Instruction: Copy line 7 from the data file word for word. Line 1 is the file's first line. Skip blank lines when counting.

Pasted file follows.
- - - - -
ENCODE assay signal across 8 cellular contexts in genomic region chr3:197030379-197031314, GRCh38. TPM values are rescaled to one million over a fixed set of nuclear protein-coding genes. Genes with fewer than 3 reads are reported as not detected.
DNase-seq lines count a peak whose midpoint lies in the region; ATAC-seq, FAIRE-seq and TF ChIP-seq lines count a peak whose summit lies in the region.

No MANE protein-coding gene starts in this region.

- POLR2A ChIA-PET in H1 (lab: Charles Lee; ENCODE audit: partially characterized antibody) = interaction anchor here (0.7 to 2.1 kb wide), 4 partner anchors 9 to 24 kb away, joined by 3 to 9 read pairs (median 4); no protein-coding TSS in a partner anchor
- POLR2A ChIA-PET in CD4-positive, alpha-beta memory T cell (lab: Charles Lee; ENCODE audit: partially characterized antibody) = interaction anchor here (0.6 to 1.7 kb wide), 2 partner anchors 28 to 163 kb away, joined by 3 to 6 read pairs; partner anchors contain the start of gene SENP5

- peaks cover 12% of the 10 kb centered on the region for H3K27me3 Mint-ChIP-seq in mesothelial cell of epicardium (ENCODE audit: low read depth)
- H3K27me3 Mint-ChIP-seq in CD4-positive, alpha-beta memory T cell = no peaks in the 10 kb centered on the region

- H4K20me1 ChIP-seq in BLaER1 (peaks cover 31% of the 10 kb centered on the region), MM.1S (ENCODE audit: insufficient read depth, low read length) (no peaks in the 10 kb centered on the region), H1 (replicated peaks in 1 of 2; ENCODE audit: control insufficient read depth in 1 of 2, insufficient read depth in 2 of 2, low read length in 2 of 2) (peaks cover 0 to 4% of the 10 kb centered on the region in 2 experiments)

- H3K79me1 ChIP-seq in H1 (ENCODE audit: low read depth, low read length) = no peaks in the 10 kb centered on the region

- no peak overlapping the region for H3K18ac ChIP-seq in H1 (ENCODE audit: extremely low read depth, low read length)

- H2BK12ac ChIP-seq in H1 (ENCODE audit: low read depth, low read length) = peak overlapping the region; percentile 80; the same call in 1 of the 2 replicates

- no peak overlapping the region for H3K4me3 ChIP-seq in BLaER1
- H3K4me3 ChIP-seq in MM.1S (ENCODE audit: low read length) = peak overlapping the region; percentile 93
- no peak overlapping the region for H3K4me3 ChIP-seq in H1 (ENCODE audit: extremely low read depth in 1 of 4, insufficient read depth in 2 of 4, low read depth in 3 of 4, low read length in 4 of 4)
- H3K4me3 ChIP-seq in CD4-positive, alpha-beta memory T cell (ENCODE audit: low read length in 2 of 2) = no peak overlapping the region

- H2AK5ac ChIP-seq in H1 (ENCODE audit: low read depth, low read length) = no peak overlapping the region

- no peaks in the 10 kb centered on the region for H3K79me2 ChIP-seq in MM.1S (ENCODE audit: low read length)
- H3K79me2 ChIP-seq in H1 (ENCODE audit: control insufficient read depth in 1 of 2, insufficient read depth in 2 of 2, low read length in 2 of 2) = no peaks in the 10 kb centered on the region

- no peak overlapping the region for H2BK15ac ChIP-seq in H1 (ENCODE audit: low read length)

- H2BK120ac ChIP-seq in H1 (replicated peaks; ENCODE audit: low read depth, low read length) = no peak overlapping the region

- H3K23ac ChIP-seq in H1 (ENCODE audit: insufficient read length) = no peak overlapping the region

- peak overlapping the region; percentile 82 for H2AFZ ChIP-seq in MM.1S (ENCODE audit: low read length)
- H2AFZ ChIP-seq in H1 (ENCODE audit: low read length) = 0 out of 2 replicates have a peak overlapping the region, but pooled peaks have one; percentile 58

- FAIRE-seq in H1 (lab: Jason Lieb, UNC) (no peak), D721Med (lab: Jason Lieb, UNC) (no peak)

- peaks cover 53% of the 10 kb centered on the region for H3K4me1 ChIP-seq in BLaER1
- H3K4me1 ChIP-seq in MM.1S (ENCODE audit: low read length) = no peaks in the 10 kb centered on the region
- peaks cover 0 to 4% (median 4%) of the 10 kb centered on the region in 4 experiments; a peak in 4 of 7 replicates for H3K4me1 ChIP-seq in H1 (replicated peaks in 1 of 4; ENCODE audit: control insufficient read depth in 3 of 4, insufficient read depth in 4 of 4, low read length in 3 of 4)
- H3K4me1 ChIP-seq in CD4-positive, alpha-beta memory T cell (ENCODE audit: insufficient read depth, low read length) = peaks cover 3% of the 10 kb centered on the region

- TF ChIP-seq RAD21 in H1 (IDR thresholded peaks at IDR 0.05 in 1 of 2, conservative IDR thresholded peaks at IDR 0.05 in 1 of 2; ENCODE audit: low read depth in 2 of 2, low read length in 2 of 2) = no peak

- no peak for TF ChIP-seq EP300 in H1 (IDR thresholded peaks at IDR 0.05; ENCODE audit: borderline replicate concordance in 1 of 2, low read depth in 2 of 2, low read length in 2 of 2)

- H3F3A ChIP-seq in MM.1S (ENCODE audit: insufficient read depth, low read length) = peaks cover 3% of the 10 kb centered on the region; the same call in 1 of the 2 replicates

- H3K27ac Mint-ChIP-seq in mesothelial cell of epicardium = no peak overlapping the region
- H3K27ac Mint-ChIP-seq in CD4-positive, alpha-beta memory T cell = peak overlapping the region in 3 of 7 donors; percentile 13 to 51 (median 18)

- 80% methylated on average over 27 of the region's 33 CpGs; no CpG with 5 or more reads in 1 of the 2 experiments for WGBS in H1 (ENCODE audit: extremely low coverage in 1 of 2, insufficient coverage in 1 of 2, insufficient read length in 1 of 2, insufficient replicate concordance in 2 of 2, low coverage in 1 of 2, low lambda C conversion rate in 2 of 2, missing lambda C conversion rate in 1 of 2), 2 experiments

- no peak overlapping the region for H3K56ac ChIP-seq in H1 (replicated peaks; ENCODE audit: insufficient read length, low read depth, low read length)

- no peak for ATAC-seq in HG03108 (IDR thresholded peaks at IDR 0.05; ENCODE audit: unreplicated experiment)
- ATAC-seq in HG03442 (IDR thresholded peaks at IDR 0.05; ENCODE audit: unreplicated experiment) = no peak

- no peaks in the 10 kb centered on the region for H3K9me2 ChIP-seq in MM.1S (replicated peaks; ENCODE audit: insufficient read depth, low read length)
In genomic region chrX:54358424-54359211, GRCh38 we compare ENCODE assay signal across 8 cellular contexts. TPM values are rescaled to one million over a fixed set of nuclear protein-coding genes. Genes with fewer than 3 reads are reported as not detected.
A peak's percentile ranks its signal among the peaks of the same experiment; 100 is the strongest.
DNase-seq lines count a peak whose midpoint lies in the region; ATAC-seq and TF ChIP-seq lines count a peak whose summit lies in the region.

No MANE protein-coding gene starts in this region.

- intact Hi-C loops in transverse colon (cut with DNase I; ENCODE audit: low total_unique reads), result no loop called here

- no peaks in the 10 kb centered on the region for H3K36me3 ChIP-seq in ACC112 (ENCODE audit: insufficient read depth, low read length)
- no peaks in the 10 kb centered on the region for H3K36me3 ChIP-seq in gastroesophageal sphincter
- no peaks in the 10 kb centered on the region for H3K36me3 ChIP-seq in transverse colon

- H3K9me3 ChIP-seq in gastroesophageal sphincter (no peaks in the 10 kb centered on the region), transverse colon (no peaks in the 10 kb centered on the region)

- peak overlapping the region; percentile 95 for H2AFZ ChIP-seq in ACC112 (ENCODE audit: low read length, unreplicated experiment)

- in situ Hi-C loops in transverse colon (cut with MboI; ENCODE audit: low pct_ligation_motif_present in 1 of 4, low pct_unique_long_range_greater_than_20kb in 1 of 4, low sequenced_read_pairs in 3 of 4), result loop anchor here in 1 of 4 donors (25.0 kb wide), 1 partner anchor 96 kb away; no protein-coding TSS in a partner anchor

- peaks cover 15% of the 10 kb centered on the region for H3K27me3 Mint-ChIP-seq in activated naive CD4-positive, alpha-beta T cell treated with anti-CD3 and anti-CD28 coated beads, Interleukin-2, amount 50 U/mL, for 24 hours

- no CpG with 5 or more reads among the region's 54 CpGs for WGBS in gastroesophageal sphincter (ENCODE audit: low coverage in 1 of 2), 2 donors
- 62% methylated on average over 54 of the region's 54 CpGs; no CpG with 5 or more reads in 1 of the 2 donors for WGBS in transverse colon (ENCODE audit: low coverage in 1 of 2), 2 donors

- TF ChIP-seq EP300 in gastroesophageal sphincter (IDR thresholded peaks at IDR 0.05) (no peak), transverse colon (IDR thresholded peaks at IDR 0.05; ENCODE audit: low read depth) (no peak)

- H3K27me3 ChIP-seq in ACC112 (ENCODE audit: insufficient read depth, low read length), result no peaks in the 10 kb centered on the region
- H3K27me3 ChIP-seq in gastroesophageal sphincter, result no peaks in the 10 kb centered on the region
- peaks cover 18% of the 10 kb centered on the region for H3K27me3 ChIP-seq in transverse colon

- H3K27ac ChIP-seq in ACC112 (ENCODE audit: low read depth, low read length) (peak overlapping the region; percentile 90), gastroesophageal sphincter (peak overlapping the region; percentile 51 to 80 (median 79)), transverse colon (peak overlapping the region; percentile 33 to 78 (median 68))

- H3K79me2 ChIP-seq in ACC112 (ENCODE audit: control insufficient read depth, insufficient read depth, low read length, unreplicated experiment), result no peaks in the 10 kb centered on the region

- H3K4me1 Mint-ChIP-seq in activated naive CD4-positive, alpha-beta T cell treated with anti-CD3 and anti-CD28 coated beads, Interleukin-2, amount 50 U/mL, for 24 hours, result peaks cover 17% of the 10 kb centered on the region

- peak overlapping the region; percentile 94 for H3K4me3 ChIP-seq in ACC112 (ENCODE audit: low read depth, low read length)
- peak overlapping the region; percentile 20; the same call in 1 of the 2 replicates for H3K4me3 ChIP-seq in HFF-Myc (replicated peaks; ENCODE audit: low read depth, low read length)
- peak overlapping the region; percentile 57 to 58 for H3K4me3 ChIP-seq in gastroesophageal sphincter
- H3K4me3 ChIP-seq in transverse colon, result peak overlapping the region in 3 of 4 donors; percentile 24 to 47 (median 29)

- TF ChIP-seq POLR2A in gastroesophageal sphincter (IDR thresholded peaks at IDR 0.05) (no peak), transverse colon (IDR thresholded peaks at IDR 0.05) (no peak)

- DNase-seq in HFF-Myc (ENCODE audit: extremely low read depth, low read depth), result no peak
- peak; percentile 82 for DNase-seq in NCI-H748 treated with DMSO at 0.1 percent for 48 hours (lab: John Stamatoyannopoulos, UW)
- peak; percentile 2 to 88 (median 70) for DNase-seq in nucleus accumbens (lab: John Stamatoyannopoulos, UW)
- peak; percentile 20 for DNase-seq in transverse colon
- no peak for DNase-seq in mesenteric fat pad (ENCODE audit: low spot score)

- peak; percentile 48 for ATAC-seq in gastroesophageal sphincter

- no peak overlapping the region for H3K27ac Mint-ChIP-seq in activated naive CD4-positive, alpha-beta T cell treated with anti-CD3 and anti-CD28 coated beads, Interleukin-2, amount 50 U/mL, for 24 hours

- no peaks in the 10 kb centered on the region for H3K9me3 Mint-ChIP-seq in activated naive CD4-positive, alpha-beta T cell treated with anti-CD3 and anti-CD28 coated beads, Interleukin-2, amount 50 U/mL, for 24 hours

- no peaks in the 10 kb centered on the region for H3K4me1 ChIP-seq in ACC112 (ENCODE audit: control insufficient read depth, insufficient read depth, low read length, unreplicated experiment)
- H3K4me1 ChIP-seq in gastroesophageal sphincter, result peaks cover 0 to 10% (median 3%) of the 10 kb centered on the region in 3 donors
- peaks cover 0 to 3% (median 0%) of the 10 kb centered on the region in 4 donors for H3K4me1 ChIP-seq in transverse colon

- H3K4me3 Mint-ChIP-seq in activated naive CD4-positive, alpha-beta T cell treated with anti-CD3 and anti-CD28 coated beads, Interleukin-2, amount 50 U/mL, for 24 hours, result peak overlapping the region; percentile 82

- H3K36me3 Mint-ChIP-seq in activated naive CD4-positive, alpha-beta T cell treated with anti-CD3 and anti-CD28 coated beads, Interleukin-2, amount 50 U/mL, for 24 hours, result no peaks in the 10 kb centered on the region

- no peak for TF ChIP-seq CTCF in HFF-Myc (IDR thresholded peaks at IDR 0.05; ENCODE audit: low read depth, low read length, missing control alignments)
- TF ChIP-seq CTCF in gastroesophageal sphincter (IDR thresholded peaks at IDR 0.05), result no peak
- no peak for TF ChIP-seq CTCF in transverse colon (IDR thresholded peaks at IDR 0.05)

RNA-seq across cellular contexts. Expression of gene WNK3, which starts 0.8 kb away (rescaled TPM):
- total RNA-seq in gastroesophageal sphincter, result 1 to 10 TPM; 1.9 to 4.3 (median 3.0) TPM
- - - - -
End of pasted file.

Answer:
- H3K27me3 Mint-ChIP-seq in CD4-positive, alpha-beta memory T cell = no peaks in the 10 kb centered on the region